When it comes to health care, President-elect Donald Trump made it clear that he’s all in favor of dessert but doesn’t want any Brussels sprouts.
He said in an interview with the Wall Street Journal that he’s not against all aspects of Obamacare. He’s in favor of the ban on insurers denying coverage to people with pre-existing conditions, and he supports keeping kids on family policies until they turn 26.
“I like those very much,” Trump said.
Well, yeah, those are among the provisions that everyone likes. Polls consistently show that to be the case.
The trouble is, in the real world, you don’t get dessert unless you finish your veggies.
At issue is what’s known as guaranteed issue – the idea that health insurance is available to all, regardless of medical condition.
The thing to keep in mind is that guaranteed issue means an insurer has to cover more sick people, and they’re expensive. Sick people submit claims that have to be paid.
To balance that out and keep coverage affordable, insurers need more young and healthy people paying premiums. That’s what Obamacare accomplished with its mandate that most people who don’t receive insurance from an employer buy coverage through a state exchange.
Here’s where reality intrudes on Trump’s fantasy.
Even though he said in February at a town hall in South Carolina that he likes Obamacare’s mandate, it doesn’t seem like the idea remains a part of his thinking. He’s said far more frequently that he views the health care reform law as a “catastrophe” and a “disaster.”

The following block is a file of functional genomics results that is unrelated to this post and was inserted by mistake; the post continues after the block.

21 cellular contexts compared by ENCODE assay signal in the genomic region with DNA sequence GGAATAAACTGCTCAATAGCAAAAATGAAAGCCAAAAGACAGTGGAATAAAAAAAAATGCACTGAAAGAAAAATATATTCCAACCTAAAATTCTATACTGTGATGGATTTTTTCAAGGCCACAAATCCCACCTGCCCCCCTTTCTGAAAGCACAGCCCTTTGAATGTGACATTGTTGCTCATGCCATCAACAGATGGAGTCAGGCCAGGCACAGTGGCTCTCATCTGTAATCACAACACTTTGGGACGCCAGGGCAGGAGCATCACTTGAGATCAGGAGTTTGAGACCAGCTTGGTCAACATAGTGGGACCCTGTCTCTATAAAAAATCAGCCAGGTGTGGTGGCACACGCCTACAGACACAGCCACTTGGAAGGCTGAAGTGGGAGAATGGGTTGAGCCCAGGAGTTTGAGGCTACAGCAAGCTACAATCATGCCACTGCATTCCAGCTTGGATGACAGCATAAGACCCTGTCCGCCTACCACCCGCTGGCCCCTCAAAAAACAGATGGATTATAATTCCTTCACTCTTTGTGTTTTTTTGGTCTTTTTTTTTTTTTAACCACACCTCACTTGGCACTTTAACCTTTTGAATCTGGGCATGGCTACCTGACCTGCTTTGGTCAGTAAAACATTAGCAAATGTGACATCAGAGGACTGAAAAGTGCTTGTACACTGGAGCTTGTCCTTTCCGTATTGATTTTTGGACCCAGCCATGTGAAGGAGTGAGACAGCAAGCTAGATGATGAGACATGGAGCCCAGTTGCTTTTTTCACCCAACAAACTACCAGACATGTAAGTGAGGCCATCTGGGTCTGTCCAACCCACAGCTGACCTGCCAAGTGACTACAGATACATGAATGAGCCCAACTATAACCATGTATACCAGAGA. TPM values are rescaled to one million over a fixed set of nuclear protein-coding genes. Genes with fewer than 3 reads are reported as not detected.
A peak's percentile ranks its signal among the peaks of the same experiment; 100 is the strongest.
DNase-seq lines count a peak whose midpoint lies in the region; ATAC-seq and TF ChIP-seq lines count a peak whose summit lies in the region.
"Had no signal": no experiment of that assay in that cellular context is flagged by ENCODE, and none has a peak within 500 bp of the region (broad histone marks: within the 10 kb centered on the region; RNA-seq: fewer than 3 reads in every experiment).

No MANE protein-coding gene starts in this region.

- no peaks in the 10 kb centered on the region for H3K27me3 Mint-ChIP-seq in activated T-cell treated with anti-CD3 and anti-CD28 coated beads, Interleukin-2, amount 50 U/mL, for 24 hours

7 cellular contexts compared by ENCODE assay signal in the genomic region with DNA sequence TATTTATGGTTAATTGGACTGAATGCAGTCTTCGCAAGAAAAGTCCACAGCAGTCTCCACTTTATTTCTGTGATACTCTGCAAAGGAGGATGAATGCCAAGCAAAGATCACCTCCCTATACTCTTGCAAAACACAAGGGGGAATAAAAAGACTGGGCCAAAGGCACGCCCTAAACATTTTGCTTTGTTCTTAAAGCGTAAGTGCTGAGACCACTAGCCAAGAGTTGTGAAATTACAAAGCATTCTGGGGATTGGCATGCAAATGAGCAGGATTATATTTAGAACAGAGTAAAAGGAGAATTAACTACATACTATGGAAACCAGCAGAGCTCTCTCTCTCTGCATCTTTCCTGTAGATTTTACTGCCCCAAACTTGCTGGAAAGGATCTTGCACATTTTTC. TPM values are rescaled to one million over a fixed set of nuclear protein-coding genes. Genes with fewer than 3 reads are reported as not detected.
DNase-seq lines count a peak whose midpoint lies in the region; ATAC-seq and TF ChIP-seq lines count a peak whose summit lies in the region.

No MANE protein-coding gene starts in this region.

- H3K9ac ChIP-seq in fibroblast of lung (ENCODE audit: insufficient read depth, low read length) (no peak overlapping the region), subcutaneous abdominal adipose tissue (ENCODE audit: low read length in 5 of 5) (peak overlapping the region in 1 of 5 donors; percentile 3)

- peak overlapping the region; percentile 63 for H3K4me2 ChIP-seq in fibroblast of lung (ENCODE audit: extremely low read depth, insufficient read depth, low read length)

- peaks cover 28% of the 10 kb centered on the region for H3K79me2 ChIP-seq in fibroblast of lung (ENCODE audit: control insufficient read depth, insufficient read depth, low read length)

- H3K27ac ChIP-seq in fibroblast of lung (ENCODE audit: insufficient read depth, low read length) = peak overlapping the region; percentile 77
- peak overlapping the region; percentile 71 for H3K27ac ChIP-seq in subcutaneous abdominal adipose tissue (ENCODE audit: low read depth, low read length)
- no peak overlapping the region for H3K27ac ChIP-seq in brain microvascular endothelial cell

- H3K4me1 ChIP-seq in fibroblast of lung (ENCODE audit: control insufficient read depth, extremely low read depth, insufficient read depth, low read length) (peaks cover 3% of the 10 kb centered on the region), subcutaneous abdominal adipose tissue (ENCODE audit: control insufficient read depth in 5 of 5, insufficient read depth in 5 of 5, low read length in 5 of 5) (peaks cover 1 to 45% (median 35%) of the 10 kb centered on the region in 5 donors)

Moreover, there isn’t a single prominent Republican in Congress who supports the mandate.
That’s a problem.
“If they don’t have a mandate, the whole thing unravels,” said Alain Enthoven, a Stanford University health economist. “You need a way to get young, healthy people into the program.”
This is how single-payer systems in other developed countries work. Using taxes instead of premiums and copays, they include everyone in the risk pool, sick and healthy, young and old. That spreads the insurance risk throughout the entire population and keeps costs down for all.
This is one reason that the average citizen of the European Union pays $3,600 a year for health care. The average American pays $9,400.
Unless Trump plans on nationalizing private insurers – and thus creating an American single-payer system – there’s not much he can do to force private insurers to play ball. These are primarily for-profit companies, and they’re not in the business of losing money.
No insurer would agree to guaranteed issue without a mechanism in place to expand their coverage of the young and healthy. Even if the Republican-controlled Congress passed a law forcing them to do so, which would never happen, insurers would simply raise rates to the point where no one could afford policies.
“If the Republicans succeed in repealing the Affordable Care Act, it will cause many tons of hurt to a huge number of people,” said Ron Pollack, executive director of the advocacy group Families USA. “We are looking at a giant step backward.”
So it’s nice that the president-elect likes the popular parts of Obamacare.
If he wants to keep guaranteed issue, though, he’ll also have to embrace one of the least-popular parts – the mandate.
Or he could surprise us and endorse a Medicare-for-all system.
But that too is a fantasy.
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